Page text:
The amazing and odd performance of the Commissioner for Lands compels me to ask him a few simple questions:

1. Do we really have an urban development master plan that CRSG can honestly claim to be implementing? If so, can he make it publicly available?

2. If there is indeed such a plan, I would respectfully ask him to explain how it accommodates the massive residential development being undertaken by the Governor himself on land that is said to belong to the Presbyterian Church and why (assuming the Governor acquired the land legitimately) his Ministry gave approval (assuming also the Governor applied for it) for a residential development on what is supposed to be land reserved for education purposes? Is that not a distortion of the urban development masterplan the Commissioner holds so dear?

3. Again, if there is indeed such a masterplan, why would his Ministry create or allow to be created that place called Waterboard Estate WITHIN the premises of CRS Water Board Limited and give approval to various politicians, public officers and cronies to build houses AMONGST water works installations, probably a first anywhere in Nigeria and perhaps in the world? If the public purpose for which the land was acquired had expired, why did he not initiate the process of returning the land to its ancestral owners (as the Donald Duke Administration did with land no longer in use by the Nigerian Army at Ikot Ansa)? Why did he instead condone the brazen appropriation of the land in the State Water Board premised by well-connected favourites of Governor Ben Ayade?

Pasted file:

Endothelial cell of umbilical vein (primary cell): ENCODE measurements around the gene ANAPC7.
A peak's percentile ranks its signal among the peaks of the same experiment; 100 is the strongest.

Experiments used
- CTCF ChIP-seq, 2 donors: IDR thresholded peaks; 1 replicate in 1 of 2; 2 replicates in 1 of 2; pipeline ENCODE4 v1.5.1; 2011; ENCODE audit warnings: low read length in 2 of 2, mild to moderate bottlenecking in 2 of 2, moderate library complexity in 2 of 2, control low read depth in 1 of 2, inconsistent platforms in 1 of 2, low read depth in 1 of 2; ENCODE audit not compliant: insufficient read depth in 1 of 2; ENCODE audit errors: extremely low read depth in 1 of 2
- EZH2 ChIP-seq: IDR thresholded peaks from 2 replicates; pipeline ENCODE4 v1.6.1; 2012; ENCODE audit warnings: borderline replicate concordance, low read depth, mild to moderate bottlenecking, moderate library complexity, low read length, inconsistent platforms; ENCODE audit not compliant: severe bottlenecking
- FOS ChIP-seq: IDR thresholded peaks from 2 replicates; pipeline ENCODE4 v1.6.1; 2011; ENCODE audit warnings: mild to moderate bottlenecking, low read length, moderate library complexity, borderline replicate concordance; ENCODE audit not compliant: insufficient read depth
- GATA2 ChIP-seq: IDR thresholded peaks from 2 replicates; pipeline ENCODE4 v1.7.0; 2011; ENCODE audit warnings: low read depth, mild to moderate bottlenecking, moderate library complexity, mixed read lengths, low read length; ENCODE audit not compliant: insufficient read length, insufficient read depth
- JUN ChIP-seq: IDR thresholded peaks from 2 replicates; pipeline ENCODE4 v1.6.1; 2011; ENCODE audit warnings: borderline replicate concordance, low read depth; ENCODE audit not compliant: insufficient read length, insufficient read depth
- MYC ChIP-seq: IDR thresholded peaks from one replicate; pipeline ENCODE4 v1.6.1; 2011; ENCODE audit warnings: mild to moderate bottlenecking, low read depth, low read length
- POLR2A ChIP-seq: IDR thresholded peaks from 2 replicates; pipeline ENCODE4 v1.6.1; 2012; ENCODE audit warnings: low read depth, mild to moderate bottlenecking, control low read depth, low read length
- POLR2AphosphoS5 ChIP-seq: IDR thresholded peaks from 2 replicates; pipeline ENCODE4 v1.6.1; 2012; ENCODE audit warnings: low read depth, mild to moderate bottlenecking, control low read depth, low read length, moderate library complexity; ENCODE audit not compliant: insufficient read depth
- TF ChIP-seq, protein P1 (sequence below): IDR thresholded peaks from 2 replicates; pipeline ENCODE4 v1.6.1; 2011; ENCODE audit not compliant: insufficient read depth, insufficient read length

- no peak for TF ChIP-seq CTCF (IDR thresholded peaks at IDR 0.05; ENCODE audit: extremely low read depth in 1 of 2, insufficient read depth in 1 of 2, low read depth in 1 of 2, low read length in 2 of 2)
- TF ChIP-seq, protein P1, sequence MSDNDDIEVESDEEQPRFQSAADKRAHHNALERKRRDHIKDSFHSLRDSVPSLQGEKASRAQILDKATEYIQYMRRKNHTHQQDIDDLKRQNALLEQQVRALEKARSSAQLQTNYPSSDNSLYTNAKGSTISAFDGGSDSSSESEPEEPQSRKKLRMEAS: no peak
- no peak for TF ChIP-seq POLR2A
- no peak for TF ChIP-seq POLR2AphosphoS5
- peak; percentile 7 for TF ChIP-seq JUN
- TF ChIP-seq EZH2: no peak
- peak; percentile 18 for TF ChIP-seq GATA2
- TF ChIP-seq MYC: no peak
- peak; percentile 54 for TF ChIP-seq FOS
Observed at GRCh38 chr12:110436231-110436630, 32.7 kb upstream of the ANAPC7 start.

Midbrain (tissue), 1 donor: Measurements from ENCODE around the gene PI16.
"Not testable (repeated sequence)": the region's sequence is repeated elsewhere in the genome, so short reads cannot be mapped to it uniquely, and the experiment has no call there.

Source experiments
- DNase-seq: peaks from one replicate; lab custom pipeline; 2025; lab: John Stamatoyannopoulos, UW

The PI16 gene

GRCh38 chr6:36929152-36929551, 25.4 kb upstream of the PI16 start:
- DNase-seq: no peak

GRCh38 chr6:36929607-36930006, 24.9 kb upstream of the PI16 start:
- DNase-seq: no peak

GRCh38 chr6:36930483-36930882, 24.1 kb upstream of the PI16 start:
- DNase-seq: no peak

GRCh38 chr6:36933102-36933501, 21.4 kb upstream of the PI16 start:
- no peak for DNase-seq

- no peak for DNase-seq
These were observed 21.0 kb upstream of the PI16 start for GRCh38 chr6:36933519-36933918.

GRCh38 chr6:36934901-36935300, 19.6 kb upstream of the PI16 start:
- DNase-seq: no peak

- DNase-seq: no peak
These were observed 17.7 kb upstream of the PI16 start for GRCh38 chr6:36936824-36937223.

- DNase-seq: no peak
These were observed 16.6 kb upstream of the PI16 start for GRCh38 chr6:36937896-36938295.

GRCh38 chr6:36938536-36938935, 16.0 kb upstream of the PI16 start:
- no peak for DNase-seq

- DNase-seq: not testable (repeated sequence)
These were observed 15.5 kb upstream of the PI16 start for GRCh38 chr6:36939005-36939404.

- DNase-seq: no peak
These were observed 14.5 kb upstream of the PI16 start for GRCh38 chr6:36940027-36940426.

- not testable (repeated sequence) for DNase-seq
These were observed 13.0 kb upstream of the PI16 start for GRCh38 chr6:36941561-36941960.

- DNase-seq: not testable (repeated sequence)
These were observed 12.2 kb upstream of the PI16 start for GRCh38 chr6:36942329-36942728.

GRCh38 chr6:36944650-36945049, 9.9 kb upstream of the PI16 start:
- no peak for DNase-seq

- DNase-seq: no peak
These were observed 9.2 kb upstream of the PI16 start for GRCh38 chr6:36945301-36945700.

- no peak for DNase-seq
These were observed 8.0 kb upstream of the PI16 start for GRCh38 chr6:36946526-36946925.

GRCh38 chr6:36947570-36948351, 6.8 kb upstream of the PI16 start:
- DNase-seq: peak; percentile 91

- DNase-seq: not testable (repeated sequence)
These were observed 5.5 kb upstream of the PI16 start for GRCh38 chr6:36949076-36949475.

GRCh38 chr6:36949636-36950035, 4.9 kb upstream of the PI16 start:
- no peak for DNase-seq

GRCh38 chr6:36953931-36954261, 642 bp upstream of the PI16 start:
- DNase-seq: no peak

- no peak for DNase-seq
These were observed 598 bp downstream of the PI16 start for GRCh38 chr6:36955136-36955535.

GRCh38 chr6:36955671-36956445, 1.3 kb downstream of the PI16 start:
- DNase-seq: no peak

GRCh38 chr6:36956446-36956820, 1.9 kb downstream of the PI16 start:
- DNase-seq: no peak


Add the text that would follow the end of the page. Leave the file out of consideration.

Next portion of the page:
4. Does the Commissioner realise that there is a building on Murtala Mohammed Highway known as Transcorp Metropolitan Hotel, CALABAR directly opposite the CRS GIA office, less than 300 metres in a straight line from Government House Calabar, with its top floor rooms overlooking the Governor’s Office Complex. Will the Commissioner also go after Transcorp Hilton?

5. Is the Commissioner aware of the monstrous property development along MCC Road at the site of the former NPA Quarters being undertaken at this moment by someone reputed to be extremely close to the Governor, indeed said to be the alter ego of His Excellency?